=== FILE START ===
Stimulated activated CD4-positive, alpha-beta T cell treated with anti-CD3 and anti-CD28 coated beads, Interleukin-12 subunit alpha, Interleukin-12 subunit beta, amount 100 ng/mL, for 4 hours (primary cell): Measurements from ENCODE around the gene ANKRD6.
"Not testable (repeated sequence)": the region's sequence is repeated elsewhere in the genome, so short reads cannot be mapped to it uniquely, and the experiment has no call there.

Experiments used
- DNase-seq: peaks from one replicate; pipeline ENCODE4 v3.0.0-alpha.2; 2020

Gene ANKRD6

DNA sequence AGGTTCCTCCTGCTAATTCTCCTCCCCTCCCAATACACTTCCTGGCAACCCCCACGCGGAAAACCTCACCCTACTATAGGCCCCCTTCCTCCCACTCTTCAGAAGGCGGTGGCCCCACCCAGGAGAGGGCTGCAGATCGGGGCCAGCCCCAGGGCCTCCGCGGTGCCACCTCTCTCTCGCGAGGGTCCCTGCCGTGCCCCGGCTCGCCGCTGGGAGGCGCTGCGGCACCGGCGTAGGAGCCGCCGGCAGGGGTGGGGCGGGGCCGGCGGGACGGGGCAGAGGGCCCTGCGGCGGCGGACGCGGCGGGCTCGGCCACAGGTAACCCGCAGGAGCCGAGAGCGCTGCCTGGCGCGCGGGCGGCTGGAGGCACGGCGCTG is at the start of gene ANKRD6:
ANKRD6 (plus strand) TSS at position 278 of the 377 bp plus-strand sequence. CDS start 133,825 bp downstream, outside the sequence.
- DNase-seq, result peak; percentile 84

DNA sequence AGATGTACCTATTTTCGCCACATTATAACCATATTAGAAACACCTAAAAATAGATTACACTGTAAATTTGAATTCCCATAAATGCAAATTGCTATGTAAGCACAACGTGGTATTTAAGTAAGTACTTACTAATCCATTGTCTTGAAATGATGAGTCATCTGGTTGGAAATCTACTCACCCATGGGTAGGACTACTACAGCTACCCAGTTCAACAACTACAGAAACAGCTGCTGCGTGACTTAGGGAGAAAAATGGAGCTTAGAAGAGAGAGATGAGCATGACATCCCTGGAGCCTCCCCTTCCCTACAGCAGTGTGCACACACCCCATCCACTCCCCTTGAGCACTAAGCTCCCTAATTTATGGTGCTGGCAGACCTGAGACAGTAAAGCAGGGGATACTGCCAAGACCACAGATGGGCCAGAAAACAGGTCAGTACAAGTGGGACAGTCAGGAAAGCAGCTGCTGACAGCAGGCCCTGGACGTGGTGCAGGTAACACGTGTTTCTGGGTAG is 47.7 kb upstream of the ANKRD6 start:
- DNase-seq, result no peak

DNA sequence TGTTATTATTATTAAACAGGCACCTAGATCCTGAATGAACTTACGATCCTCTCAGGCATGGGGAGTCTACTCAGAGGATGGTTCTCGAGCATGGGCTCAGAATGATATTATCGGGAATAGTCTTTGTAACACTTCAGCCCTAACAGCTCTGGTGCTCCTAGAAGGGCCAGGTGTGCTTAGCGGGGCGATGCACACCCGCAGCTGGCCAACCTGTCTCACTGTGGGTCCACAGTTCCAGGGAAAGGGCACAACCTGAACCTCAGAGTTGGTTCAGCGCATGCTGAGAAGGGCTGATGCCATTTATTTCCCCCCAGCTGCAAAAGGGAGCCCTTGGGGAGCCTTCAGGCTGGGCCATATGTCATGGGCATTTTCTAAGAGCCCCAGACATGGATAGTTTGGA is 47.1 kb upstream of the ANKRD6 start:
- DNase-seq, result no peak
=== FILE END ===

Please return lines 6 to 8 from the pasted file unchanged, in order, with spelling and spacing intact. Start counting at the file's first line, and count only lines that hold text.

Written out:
DNA sequence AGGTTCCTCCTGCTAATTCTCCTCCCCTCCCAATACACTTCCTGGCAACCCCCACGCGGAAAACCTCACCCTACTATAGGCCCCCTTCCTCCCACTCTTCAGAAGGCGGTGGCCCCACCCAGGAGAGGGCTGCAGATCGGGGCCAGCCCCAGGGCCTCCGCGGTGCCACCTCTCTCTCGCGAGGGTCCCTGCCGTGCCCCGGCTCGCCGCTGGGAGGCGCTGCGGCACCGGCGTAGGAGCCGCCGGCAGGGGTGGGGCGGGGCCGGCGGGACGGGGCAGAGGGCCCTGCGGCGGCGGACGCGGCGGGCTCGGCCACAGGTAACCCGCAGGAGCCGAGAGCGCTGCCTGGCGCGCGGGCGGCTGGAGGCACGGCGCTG is at the start of gene ANKRD6:
ANKRD6 (plus strand) TSS at position 278 of the 377 bp plus-strand sequence. CDS start 133,825 bp downstream, outside the sequence.
- DNase-seq, result peak; percentile 84